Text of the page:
SF after the COVID-19 Pandemic?

One thing for certain is that things will not be quite the same once this pandemic is over. What the full extent of those changes will be is difficult to forecast. But there are some things that we can easily see now.

One such is that the acceleration in climate change will slow down because we are already seeing less air pollution from vehicles. Reports are already coming in of noticeable drops in nitrogen dioxide and particulates in city centres, and there are satellite maps showing global decreases. The full extent of that drop in pollution remains to be seen.

Home working for those that can will become more prevalent after the pandemic is over. It had been allowed by some companies beforehand, but nowhere near the levels we are seeing now. And more companies will see the advantages of this mode of working and therefore continue it. This will mean less vehicles on the roads than we have seen before the pandemic etc.

With so many people being under lock down and away from their work, they will have more time for their hobbies. I’ve been keeping an eye on my favourite handicraft website for a particular cross-stitch kit and watching the number of available cross-stitch kits fall and be replenished more rapidly than I have seen for the previous months. I’ve heard a report from one of my neighbours (at a safe distance I may say) about there being a surge for glass for making stained glass items. There has also been a noticeable increase in the number of novel submissions to agents and publishers. There will definitely be a flourish of creative activity.

However, in the case of novels I cannot see the publishers taking on more novels than they have done to date, because by the time they get these submitted novels published the pandemic will all but be over and people will be concentrating on getting back on their feet in various different ways. It won’t be as bad as the post World War II rebuilding that went on for many years, but it will have an impact.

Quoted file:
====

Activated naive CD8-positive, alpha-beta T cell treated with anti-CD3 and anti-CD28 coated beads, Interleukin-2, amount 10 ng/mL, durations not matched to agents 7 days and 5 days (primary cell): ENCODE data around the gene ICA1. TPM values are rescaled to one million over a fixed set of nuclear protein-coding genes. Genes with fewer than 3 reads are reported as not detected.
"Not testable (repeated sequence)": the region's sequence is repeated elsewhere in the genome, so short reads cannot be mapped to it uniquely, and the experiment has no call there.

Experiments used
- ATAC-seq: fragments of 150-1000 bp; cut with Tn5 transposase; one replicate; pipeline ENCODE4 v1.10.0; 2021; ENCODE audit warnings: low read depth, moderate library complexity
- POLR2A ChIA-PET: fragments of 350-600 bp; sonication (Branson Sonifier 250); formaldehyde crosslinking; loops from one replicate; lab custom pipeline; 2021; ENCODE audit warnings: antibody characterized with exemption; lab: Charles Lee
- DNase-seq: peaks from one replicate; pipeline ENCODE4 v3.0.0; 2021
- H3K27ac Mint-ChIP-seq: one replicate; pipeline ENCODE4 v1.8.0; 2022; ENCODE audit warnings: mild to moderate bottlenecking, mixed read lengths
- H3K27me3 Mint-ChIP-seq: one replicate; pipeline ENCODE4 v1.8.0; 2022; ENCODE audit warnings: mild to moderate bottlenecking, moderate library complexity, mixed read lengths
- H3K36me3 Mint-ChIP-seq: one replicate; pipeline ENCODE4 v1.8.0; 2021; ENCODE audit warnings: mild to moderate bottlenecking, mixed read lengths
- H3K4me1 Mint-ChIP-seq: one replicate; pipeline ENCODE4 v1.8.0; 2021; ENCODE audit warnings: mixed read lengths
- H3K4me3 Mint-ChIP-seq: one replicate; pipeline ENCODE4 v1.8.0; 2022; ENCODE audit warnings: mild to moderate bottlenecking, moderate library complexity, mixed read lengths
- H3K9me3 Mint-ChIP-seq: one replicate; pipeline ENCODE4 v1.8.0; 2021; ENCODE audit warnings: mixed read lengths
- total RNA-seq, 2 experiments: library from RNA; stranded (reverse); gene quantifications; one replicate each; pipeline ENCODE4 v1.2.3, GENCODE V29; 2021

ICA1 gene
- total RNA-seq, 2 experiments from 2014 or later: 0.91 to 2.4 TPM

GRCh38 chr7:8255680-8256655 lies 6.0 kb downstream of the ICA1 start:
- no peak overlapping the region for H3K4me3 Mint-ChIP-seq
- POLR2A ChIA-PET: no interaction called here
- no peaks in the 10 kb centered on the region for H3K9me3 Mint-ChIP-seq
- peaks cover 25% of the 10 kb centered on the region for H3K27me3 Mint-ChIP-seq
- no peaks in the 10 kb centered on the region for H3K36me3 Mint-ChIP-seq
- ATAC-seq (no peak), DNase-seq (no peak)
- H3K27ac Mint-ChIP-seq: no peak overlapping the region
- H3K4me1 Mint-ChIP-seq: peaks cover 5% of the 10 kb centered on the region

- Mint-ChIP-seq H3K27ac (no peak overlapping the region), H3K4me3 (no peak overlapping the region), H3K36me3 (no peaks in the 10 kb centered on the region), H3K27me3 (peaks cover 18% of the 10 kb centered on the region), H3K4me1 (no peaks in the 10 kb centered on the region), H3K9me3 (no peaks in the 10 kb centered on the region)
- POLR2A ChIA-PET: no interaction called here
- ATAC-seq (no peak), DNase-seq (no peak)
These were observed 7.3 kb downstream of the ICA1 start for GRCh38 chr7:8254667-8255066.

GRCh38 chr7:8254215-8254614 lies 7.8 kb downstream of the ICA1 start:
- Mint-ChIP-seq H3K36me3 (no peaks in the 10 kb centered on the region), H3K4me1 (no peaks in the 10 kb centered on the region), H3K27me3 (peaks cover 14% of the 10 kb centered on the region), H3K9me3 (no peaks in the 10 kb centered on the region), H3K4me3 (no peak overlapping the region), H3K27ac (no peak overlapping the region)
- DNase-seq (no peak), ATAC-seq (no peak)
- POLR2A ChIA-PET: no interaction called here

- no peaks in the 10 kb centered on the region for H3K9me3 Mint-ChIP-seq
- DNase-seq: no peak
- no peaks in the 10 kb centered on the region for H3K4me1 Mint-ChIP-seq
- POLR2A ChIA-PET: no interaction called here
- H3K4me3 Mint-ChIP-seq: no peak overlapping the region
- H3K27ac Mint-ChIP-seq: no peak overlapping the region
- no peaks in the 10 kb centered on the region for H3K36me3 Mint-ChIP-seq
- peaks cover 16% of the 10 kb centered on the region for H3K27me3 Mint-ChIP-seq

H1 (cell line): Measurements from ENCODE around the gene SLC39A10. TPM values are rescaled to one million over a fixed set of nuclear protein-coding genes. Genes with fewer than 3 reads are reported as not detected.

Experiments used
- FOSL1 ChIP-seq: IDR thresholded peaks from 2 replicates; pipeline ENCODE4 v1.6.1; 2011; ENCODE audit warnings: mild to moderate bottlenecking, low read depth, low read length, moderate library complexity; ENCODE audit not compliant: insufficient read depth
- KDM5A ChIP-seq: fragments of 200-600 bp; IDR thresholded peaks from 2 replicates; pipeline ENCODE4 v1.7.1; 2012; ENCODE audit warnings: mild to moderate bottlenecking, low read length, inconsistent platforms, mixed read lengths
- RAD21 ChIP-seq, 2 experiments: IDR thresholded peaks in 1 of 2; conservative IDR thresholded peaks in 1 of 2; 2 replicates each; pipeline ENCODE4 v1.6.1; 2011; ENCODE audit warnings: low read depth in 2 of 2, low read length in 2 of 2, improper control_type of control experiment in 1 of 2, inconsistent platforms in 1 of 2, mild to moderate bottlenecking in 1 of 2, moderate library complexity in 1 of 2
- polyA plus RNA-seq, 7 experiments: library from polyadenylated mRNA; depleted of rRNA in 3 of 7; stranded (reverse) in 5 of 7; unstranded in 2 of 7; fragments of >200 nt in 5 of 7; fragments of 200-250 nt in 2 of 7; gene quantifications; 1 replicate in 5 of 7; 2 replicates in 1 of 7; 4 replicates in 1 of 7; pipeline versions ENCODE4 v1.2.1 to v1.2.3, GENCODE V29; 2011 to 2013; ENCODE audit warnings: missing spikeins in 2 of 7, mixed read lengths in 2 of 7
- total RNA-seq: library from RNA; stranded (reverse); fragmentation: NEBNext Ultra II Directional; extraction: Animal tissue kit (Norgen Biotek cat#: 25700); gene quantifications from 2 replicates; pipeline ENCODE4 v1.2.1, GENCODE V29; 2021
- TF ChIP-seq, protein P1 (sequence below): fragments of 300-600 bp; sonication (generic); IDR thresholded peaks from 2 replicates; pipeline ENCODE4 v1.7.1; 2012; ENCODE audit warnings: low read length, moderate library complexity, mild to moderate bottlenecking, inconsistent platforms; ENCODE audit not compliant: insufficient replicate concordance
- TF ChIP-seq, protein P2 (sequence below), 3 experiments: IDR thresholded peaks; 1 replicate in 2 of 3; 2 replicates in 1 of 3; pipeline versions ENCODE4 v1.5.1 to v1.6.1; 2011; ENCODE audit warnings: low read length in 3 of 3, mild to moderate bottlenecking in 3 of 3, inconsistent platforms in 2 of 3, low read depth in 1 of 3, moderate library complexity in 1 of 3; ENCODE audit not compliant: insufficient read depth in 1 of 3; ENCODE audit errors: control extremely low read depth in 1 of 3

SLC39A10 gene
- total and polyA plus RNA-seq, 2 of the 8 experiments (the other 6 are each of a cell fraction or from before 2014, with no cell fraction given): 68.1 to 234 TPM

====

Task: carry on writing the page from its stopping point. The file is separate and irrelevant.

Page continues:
One thing that has been noticeable is the way current industries are being diverted to making other things, in this case ventilators and protective kit of the doctors, nurses and carers. The turn round has been far more rapid than we’ve seen in the past. I think this is an acceleration of the trend to multi-purpose goods manufacturing from a more versatile set of production machines. This will lead to a reduction in the boom and bust of the manufacturing centres, which will have an impact on the way world economics is run. As to how much of an impact, your guess is as good as mine.

However, the major impact I’m seeing is the more obvious community spirit – people looking out for each other in the face of the that of illness. This is an attitudinal change that will last down the decades. We will become a closer knit society as a result of this.

There will be other changes as yet not apparent. But we’ve already seen enough more than enough to say things will not be the same again.

Has any of this been predicted by science fiction?

Well – it is too much in the detail and subtleties for science fiction publishers to take much of an interest.

These societal changes we are seeing now will change the extrapolated arc of the future, slowly at first, but accelerating later on. It means that a whole new panorama of the future should be developed by what I call the futuristic science fiction writers.

And many of them will. But it will take time for this different extrapolated future to filter through the various dampeners the publishers (both production and conservative story-arc-wise) will put on these brave SF writers. They will not give up that easily, thank goodness.

What it does mean is that the publishers who break ranks to bring the new extrapolated futures into print, will have an edge on the others, because this is what a significant number of readers will have an interest in.





Newsy Bits and Bobs

It’s too nice to be indoors, and will be going out this afternoon, only into the garden I hasten to add – the lawns need mowing if nothing else.

I woke up to a lovely e-mail saying my short story Slivers of Hope has been accepted by the Space Force – Building the Legacy anthology to be published by scifiscribe link here. Particularly pleased this story will be published – yes there is a story behind the story, but I’ll save that for a rainy day to post.

You remember that infamous anthology I helped to edit? That’s right, we’re talking about Distaff. Be warned – the ‘chronners’ are plotting behind the scenes for a kind of Distaff-2. Discussion is ongoing in the forum, but you have to be a member to join in that discussion.

Distaff Laurels

And for those who publish e-books in the UK – just a note to say that from 1st December 2020 VAT will no longer be payable on your published e-books. See here for details.

Sadly EasterCon 2020 at Birmingham has fallen to join the swathe of closures as a result of Covid-19. Whilst expected and understandable under the circumstances, it still is disappointing. BristolCon in October is still planning to go ahead for now on the assumption that Covid-19 restrictions will no longer be required then. I’m sure that if Covid-19 is still an issue then, the committee will make the right decision.

Let’s Speed Up Countering Future Epidemics